Using plain facts and numbers could make the reader bored.
On May 25th, Poetry Daily featured ’s “Parthenon Marbles” from .
And consider this advice also from the 187th newsletter, concerning the variations in the wording on the cross -- which professional commentators view either as point-of-view reportage or else as redactional:
On consultation, doctors diagnosed her with breast cancer.
And I say further: Check the places in the newsletter where someone writes in to point out a typo. McKinsey in reply will almost always make some extended explanation about lacking time, not being surprised with all the work he has to do, etc. Such behavior should be a signal to us that there is no way whereby any other person can prove McKinsey wrong, in his own mind.
Some additional notes from Tekton Research Assistant "Punkish" --
The episodic structure, the pacing and the alternation of first- and third-person voice may give Marilyn Abildskov’s essay a fictional tinge, but the closely woven exploration of the Mormon ethos—the rules and expectations—and the particulars of the narrator’s coming of age, confirm its status as a memoiristic essay, one that fills us with the tension of competing claims and conflicting impulses.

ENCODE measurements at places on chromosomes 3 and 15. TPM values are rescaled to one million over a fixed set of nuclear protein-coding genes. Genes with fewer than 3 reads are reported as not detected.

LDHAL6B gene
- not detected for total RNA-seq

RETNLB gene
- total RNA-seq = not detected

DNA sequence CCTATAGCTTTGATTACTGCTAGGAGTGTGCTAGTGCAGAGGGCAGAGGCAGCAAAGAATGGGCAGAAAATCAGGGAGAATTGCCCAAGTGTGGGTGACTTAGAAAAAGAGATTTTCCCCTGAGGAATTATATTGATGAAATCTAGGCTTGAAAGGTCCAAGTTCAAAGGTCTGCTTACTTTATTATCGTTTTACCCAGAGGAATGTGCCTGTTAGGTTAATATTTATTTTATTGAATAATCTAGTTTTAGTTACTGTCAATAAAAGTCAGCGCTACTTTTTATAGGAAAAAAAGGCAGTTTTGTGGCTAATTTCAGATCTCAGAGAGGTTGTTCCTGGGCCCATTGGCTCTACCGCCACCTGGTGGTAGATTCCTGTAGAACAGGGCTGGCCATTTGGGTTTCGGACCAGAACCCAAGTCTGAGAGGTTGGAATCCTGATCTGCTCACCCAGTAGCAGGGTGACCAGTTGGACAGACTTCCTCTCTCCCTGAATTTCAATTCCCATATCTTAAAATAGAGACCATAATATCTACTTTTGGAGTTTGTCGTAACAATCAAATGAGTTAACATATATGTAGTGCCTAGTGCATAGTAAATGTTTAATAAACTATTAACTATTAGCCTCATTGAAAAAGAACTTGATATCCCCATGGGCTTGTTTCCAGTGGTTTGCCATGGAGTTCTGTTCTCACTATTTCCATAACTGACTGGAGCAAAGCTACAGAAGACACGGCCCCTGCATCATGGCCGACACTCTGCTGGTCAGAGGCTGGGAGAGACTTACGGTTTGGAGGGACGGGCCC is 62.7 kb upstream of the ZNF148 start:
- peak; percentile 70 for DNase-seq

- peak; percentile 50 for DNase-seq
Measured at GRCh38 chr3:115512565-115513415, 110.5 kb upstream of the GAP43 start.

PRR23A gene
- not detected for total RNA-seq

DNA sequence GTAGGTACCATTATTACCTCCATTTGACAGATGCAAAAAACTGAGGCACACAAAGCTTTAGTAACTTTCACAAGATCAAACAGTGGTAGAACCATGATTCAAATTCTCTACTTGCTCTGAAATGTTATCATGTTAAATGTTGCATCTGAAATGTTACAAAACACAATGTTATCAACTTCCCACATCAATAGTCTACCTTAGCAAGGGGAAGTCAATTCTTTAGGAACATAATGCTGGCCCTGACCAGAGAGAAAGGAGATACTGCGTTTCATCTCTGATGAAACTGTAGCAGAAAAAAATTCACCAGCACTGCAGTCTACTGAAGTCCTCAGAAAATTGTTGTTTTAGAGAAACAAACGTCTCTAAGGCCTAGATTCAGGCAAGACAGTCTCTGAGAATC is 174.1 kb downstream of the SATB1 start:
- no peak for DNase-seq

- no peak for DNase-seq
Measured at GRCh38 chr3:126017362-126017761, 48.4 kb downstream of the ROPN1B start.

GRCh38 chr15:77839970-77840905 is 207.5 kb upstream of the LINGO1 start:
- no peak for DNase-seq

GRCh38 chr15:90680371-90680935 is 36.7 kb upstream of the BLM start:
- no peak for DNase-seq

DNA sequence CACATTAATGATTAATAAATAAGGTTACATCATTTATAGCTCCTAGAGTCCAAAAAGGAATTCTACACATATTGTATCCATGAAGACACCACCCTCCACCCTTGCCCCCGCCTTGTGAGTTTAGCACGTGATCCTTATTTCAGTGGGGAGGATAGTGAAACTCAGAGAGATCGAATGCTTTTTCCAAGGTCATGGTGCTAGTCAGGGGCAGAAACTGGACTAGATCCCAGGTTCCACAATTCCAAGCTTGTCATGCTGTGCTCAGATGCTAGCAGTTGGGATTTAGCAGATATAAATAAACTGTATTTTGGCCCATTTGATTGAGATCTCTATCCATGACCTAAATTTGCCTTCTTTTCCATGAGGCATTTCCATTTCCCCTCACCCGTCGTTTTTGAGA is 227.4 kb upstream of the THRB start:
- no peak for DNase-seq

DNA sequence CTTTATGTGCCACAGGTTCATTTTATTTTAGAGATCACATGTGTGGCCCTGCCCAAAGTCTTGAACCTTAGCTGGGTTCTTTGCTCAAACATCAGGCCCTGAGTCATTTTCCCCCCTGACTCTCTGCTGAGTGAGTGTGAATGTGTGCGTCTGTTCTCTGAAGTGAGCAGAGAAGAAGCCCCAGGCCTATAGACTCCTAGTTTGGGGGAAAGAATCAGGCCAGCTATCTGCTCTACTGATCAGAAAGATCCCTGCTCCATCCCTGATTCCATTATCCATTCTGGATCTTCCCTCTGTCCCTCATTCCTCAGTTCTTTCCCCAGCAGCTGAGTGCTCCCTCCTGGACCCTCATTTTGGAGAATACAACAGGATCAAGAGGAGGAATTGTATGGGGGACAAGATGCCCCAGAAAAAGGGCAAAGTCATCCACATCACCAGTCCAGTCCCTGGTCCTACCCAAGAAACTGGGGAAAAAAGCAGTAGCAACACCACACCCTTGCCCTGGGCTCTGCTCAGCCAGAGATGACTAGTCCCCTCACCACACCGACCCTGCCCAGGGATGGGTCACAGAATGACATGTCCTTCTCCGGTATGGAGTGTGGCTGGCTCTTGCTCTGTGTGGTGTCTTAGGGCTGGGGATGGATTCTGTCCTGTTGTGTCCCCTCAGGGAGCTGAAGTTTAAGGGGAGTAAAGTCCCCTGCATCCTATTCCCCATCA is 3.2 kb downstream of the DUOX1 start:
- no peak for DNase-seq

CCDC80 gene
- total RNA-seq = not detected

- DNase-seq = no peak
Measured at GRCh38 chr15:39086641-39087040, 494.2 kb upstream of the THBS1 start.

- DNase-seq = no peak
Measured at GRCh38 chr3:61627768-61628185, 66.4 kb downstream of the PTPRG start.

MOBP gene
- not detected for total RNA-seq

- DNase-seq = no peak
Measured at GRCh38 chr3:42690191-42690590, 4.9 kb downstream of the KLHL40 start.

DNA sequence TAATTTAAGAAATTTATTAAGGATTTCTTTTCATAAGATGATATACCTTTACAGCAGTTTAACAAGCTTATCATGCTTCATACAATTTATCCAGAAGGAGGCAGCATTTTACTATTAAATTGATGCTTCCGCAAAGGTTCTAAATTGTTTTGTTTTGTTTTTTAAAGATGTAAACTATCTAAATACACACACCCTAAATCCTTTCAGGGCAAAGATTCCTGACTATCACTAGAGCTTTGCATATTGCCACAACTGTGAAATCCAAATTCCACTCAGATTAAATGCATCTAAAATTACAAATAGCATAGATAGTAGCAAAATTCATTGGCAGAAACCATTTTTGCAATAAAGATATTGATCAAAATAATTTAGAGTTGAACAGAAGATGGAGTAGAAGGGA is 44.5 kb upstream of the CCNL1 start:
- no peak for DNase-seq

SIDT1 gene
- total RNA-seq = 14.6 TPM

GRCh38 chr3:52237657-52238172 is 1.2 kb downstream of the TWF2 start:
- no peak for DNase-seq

On Josephus in the Biblical Errancy newsletter:
Berry sifts the moment—its tropes and memes and figures of popular reference—and extracts from it a kind of annotated paranoia. We may think of the prose of DeLillo or Pynchon, or the lyrics of David Byrne, but the poetic syncopations are his very own: “A glock / in the glove box and / a console in the hand, / as, through the goggles / of our night vision, / we save the world with/our opposable thumbs.”
Note carefully the direction of McKinsey's reply:
Tandon practices the aesthetics of the afterthought—placing the solitary “I” (though “eye” seems just as apt here) in a moment, finding the exact point at which a recognition or delayed perception enacts a shift and the seeming ordinary suddenly feels numinous.